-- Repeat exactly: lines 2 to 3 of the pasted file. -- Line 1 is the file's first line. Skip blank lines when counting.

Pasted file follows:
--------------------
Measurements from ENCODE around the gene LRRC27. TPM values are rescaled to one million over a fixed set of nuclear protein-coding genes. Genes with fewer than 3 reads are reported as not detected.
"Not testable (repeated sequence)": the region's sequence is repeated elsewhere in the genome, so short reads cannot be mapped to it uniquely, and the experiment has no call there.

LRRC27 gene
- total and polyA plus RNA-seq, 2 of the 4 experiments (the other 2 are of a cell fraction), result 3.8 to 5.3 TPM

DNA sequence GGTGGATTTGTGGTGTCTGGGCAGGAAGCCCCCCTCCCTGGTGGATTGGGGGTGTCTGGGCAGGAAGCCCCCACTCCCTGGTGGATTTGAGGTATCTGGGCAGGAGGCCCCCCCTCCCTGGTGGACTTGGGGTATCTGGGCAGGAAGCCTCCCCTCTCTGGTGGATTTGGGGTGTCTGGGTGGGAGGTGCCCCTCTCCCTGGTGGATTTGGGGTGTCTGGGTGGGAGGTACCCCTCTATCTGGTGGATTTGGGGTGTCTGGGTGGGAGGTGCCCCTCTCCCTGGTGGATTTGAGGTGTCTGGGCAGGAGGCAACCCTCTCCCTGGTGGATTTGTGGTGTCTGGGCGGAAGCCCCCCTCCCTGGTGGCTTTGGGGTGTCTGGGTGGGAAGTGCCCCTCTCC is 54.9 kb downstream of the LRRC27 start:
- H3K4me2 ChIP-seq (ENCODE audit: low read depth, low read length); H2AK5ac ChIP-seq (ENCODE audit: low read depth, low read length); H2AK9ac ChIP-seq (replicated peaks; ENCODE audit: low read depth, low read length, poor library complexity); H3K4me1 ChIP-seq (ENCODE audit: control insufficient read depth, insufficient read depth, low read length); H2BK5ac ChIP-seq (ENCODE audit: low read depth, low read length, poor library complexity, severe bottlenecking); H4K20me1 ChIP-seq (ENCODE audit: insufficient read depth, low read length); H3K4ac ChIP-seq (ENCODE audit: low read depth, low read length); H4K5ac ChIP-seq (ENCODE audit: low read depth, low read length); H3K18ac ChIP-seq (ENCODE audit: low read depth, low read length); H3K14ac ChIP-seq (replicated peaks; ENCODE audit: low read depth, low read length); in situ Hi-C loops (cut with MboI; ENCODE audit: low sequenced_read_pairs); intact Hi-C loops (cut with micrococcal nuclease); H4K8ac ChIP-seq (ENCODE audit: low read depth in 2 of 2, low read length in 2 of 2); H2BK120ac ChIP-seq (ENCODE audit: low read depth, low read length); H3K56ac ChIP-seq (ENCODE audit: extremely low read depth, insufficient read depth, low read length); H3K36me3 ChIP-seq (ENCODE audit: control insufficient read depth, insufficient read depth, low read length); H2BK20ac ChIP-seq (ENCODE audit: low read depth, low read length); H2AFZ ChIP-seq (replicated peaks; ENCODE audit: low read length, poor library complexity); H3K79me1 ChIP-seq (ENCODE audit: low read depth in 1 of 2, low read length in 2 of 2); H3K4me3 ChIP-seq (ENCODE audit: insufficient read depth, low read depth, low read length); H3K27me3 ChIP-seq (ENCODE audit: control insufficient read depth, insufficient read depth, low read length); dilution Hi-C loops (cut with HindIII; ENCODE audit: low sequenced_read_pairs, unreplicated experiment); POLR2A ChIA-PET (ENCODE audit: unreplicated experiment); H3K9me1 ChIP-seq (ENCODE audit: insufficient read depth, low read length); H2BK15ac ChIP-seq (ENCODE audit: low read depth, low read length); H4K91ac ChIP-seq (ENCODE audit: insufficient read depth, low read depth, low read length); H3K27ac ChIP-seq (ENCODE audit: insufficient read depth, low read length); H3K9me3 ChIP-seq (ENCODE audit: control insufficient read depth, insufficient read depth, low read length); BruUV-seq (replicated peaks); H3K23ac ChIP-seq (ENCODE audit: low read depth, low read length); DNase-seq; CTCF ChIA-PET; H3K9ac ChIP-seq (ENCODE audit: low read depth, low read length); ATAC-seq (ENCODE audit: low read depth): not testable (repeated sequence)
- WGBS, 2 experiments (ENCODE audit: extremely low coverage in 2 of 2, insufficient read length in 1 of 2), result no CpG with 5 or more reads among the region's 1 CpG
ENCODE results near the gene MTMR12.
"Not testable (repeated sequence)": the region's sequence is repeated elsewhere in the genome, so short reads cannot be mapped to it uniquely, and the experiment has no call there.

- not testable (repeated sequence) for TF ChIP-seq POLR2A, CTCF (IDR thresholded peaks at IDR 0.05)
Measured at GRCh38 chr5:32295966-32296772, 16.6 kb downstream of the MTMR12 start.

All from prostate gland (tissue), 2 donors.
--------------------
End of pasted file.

"Not testable (repeated sequence)": the region's sequence is repeated elsewhere in the genome, so short reads cannot be mapped to it uniquely, and the experiment has no call there.

LRRC27 gene